Osteoporosis Not Prevented by Vitamin D Supplements
Professor Ian Reid from the University of Auckland in New Zealand and his fellow researchers conducted a meta-analysis of all randomized trials examining the effects of vitamin D supplementation on bone mineral density among health adults through July 2012. He claims their discovery suggests that most healthy adults do not need vitamin D supplements.
According to the American Academy of Orthopedic Surgeons, osteoporosis impacts 10 million individuals in the US, with an additional 18 million facing risk of the disease. Bone mineral density is an indicator of bone strength and measures the amount of bone mineral present at different regions of the bone.
This bone mineral measurement was taken at one of five locations – the lumbar spine, femoral neck, total hip, total body or forearm. Examination of data from 23 studies that included over 4,000 healthy adults did not find much effect for individuals who took vitamin D for an average span of 2 years. They only found a small but statistically significant increase in bone mineral density (.8%) at the femoral neck.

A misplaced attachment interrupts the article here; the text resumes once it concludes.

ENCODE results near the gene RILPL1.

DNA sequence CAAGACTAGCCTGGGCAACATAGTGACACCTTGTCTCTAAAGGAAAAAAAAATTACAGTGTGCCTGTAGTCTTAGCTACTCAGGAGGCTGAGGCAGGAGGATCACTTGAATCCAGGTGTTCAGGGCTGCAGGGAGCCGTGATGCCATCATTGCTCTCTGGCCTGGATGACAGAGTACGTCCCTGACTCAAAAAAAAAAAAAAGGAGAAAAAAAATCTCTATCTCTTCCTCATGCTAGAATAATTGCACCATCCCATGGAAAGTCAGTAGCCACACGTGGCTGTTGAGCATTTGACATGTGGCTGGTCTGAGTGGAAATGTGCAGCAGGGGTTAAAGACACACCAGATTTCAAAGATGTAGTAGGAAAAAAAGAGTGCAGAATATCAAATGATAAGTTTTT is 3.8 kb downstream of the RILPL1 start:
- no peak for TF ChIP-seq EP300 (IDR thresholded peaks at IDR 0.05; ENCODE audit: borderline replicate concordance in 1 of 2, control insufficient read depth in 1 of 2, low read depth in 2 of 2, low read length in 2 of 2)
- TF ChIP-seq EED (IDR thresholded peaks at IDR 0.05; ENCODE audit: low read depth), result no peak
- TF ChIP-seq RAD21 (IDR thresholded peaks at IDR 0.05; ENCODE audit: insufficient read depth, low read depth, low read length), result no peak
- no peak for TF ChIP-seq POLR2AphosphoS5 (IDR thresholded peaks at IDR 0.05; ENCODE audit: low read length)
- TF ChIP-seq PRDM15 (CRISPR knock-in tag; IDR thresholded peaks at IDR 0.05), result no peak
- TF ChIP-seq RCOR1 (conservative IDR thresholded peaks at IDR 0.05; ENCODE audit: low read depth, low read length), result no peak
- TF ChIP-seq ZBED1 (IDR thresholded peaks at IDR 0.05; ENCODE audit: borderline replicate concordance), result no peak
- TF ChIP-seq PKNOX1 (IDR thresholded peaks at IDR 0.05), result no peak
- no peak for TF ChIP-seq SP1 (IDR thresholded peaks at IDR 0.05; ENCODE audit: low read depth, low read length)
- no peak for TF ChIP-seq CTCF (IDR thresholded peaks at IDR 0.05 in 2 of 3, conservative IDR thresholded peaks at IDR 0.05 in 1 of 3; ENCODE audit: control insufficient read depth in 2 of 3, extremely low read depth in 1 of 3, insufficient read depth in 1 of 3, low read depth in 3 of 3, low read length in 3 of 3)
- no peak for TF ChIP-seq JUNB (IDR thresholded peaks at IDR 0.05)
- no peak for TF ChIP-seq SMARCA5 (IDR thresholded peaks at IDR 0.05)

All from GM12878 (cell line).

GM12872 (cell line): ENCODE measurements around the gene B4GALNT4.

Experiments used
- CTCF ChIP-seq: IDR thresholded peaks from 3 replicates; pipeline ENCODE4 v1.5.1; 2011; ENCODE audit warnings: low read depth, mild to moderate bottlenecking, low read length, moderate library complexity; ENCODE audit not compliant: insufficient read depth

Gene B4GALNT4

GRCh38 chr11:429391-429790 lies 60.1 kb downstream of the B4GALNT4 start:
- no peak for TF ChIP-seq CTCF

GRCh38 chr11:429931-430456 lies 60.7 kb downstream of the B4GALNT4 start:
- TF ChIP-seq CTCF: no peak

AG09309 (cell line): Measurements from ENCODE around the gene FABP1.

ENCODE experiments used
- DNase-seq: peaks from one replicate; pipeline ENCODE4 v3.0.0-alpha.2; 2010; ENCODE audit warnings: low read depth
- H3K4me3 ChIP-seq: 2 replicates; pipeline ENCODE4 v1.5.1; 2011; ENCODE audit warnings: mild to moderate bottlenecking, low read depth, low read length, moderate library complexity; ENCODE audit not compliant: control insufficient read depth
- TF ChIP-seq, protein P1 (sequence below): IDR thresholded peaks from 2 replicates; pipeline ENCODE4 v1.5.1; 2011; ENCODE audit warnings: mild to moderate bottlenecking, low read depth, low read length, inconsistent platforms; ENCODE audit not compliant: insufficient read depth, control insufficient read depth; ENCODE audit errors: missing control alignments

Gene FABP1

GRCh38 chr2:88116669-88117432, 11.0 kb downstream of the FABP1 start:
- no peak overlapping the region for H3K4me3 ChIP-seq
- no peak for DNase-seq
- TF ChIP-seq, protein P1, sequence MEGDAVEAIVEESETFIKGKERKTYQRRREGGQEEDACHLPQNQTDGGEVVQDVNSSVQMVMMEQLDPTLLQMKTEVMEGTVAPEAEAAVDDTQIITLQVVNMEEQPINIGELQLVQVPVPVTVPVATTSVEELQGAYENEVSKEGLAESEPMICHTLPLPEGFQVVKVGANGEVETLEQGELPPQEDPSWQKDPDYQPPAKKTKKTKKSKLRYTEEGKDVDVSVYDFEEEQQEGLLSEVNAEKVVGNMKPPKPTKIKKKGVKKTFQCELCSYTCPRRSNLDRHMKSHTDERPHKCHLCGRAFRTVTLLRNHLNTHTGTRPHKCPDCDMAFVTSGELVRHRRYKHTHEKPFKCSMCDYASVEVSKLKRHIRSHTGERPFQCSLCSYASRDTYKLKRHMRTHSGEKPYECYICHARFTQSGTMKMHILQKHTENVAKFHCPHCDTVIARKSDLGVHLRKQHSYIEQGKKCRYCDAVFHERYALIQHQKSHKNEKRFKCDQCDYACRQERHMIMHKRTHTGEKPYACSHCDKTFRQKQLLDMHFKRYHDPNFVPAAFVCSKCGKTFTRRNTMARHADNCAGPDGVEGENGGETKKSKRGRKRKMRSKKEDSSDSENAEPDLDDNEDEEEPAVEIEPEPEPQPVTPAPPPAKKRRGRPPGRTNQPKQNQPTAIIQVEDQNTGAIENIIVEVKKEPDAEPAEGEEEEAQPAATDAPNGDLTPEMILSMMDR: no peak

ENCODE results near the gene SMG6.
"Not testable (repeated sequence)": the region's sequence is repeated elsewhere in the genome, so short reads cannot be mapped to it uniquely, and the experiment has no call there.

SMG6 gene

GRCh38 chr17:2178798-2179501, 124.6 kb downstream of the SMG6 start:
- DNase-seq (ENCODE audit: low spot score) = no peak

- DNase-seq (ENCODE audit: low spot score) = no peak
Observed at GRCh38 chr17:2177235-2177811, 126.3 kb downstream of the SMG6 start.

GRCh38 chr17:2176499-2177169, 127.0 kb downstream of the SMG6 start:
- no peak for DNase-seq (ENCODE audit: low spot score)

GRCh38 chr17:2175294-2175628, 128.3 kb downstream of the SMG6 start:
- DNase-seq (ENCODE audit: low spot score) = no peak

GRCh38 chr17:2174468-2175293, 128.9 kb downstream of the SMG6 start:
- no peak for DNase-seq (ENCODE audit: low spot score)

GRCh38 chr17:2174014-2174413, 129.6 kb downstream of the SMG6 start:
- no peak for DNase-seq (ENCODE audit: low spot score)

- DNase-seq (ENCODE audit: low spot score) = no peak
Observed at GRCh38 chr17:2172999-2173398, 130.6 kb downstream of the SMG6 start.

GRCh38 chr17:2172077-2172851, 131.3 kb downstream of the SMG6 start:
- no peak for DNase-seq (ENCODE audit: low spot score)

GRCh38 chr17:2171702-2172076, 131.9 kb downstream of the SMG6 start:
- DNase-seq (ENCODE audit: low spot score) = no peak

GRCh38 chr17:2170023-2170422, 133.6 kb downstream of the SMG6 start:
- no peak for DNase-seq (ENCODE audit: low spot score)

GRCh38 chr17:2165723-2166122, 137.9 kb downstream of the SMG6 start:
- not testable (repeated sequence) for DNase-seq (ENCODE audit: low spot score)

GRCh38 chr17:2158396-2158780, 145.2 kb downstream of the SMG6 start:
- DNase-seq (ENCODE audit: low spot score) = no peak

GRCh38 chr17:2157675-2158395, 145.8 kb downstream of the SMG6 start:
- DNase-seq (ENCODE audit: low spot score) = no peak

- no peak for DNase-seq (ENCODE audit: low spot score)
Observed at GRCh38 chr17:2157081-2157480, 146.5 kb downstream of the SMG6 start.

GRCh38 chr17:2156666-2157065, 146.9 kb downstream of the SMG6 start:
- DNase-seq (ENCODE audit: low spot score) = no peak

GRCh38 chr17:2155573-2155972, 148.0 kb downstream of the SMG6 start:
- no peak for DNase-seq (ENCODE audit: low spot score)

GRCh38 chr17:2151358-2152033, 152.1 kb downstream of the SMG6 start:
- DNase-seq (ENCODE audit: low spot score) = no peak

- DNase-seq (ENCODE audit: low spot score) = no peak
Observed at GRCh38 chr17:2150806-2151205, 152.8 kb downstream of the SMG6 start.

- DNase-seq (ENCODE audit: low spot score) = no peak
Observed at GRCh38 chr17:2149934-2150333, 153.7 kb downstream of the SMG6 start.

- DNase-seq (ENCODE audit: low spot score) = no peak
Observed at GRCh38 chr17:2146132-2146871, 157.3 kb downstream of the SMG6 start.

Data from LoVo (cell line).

The study authors concluded that their review provides very little evidence suggesting an overall benefit when using vitamin D supplementation to boost bone density. They believe it is inappropriate to continue widespread use of vitamin D for preventing osteoporosis for healthy adults without any specific risk factors for vitamin D deficiency.
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